Latest articles from "Hearing Health Foundation (U.S.). Hearing Health":

Sharing a Sound Strategy(July 1, 2015)

NEWS(July 1, 2015)

Music to Your Ears?(July 1, 2015)

Noise-Induced Hearing Loss (and Tinnitus) by the Numbers(July 1, 2015)

Turn Down the Noise, Turn Up the Quiet(July 1, 2015)

Dry, Clean Hands May Come at a Price(July 1, 2015)

Constant Companion(July 1, 2015)

Other interesting articles:

Temporal bone chondrosarcoma: Presentation of 4 cases and review of the literature
Ear, Nose & Throat Journal (December 1, 2014)

The Journal of Special Education and Rehabilitation (January 1, 2012)

Autoimmune Disorders of the Larynx: Common Conditions, Symptoms, and Treatments
Journal of Singing (January 1, 2015)

Vocal Fold Scar
Journal of Singing (March 1, 2015)

This Is a Test
Hearing Health Foundation (U.S.). Hearing Health (January 1, 2015)

Hearing Health Foundation (U.S.). Hearing Health (January 1, 2012)

An Update on Hearing Loss in Singers
Journal of Singing (May 1, 2015)

Publication: Hearing Health Foundation (U.S.). Hearing Health
Date published:
Language: English
PMID: 92408
ISSN: 08882517
Journal code: DRFH

In 1963, the nation's leading ear, nose and throat specialists came together with a simple but important goal: to advance the research crucial to their fi elds, knowing that their practices and patients would directly benefi t from this work. This innovative group became The Centurions - champions and supporters of Deafness Research Foundation (DRF).

The Centurions now enjoy the support of more than 1,800 physicians, researchers and other professionals in fi elds related to hearing and balance sciences. Under the leadership of President David S. Haynes, M.D., and Secretary/Treasurer John L. Dornhoffer, M.D., The Centurions play an essential role in promoting DRF.

To learn more about The Centurions, how to become a member or identify Centurions members in your area, please contact DRF at 866.454.3924, 888.435.6104 (TTY), visit our Web site at or e-mail

In each issue, a member of The Centurions fi elds questions about hearing health and related issues. In this issue, questions were addressed by Centurion Alan G. Micco, M.D., FACS, who is chief, Section of Otology and Neurotology and associate professor, Departments of Otolaryngology and Neurological Surgery, at the Northwestern University Feinberg School of Medicine in Chicago, Ill.

A couple of years ago I was experiencing tinnitus and dizziness. Results of an MRI suggested that a small vestibular schwannoma (VS) may have formed. A year later I had another MRI which revealed that the VS is not growing. Oddly, my tinnitus has gone, but I am still prone to some dizziness if I move my head abruptly. This dizziness has increased recently and I have been experiencing strong nausea. Is it possible that the nausea is related to VS?

James MacGillivray


One of the inner ear's main functions is to detect head motions so that the brain can appropriately coordinate eye muscle movements so that the eyes see as the head moves. Vertigo is caused when an unbalanced signal from the inner ears reaches the brain, and eye movements are not in sync with head motions. This will give a perception that the world is spinning.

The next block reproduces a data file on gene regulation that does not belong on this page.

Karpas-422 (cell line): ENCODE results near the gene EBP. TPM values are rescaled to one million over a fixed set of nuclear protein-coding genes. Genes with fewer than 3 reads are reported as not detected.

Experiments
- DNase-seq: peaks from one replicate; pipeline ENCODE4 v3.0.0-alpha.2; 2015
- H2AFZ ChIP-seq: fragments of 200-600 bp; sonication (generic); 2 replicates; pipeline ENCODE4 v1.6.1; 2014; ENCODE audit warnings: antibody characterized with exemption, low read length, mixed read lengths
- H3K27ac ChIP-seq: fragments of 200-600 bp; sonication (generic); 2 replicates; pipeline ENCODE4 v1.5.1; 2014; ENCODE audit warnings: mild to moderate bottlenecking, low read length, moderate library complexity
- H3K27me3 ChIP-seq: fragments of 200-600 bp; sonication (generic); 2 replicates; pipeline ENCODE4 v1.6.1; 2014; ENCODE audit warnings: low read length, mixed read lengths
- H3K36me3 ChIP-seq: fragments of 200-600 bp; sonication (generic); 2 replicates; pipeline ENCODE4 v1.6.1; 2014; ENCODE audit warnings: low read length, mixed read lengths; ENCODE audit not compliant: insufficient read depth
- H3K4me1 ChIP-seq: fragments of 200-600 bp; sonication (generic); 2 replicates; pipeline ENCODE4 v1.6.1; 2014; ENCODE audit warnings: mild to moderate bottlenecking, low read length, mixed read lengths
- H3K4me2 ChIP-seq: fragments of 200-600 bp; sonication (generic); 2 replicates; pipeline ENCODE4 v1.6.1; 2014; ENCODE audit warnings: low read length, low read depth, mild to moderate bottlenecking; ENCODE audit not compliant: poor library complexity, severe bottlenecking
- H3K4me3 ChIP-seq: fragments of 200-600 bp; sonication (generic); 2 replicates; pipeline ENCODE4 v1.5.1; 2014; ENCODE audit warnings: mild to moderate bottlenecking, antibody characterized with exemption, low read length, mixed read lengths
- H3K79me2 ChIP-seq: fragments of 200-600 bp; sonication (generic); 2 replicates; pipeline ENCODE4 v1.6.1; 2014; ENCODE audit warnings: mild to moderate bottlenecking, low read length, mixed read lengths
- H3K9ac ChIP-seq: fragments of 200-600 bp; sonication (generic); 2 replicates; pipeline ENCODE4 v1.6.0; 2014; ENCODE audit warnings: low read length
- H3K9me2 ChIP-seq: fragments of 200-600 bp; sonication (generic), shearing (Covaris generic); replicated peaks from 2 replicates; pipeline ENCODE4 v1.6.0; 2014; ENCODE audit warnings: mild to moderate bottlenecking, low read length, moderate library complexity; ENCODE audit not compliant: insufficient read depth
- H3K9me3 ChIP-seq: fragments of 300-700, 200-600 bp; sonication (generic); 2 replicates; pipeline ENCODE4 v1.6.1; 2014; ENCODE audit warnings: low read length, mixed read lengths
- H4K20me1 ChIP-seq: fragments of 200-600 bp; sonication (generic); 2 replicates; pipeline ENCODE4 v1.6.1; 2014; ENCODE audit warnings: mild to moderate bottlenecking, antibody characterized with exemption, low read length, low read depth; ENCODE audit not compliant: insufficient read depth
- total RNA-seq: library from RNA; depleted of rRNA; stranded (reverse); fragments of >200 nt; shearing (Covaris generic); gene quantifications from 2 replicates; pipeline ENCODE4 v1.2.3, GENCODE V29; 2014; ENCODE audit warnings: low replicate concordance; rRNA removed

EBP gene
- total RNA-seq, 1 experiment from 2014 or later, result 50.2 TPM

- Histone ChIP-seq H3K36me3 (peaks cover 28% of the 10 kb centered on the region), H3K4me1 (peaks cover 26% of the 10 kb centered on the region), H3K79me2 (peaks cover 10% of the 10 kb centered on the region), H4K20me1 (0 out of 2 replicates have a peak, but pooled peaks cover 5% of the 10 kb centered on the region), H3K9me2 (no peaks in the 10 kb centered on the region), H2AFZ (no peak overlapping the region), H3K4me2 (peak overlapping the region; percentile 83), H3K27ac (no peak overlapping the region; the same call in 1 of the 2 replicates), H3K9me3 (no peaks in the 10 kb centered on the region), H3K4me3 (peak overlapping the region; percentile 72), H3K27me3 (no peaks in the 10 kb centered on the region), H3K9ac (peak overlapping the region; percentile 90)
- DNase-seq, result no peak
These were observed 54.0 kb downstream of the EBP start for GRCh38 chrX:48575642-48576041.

This pathway from the inner ear to the brain goes through a center in the brainstem called the reticular formation where nausea is triggered, as when one becomes ill on an amusement park ride.

It is also possible that a person can have multiple types of vertigo at once. Vertigo triggered by head motion or position change is called benign paroxysmal positional vertigo and is caused when the crystals from the inner ear organs move into the balance canals. This is the most common form of vertigo and is frequently associated with other types of ear problems, from ear infections to hearing loss. This type of vertigo can cause nausea as well and is usually treatable.

Nausea can be associated with any inner ear problem, even a VS. Sometimes it can be the only sign of an inner ear problem. It is always recommended, however, that a patient have a check-up with a gastroenterologist to make sure there is no gastrointestinal problem causing the nausea.

Has there been any research on whether the sound of a food affects our opinion of it? We hear how the taste, texture, appearance and smell of food are appealing in various ways, so I was wondering if foods such as chips or Rice Krispies are more appealing because of their crunchy sounds and if they might not appeal equally to people who can't hear those sounds.

Eric Brady


There has been no specifi c research on this topic. However, it is well known that sounds do affect emotions and stimulate memories. It is these types of memories that one can create and associate with experiences. For instance, one can hear a song and remember the situation when he or she fi rst heard it.

If one lacks a sense such as hearing, other types of memory are associated with the experience, such as color or smell. While a hearing individual may associate the sound of certain foods with their taste quality, another person can do it with color, smell or feel. Therefore, a hearing loss should not affect one's appetite or desire for certain types of food.

The use of this website is subject to the following Terms of Use